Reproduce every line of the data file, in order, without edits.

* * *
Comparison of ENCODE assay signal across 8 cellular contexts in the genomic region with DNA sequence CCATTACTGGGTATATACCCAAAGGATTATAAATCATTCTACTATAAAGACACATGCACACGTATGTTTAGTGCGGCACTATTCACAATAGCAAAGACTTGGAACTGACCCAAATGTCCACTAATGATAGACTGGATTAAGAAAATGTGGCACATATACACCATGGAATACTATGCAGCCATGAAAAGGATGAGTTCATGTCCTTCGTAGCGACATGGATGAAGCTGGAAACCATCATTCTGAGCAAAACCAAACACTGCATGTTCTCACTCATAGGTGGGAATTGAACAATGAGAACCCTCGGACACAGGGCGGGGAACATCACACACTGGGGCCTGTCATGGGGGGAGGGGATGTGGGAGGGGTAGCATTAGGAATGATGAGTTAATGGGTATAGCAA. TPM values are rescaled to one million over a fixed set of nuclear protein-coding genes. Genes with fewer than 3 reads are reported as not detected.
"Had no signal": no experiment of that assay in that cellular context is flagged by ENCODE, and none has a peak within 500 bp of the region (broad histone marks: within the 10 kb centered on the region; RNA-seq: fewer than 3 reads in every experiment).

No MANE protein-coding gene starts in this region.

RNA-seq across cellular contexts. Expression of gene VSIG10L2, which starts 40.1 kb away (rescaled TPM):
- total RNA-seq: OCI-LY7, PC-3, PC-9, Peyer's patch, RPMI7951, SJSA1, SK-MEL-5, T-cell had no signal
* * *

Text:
Comparison of ENCODE assay signal across 8 cellular contexts in the genomic region with DNA sequence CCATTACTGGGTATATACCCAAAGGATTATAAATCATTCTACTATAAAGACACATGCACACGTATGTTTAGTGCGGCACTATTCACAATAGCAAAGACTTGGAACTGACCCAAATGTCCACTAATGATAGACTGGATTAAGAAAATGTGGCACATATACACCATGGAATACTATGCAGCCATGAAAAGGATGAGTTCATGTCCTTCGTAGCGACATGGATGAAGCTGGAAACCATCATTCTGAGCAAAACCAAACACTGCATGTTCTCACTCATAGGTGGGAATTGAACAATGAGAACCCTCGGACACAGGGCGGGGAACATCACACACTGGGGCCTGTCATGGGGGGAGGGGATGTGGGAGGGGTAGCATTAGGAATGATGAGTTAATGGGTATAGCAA. TPM values are rescaled to one million over a fixed set of nuclear protein-coding genes. Genes with fewer than 3 reads are reported as not detected.
"Had no signal": no experiment of that assay in that cellular context is flagged by ENCODE, and none has a peak within 500 bp of the region (broad histone marks: within the 10 kb centered on the region; RNA-seq: fewer than 3 reads in every experiment).

No MANE protein-coding gene starts in this region.

RNA-seq across cellular contexts. Expression of gene VSIG10L2, which starts 40.1 kb away (rescaled TPM):
- total RNA-seq: OCI-LY7, PC-3, PC-9, Peyer's patch, RPMI7951, SJSA1, SK-MEL-5, T-cell had no signal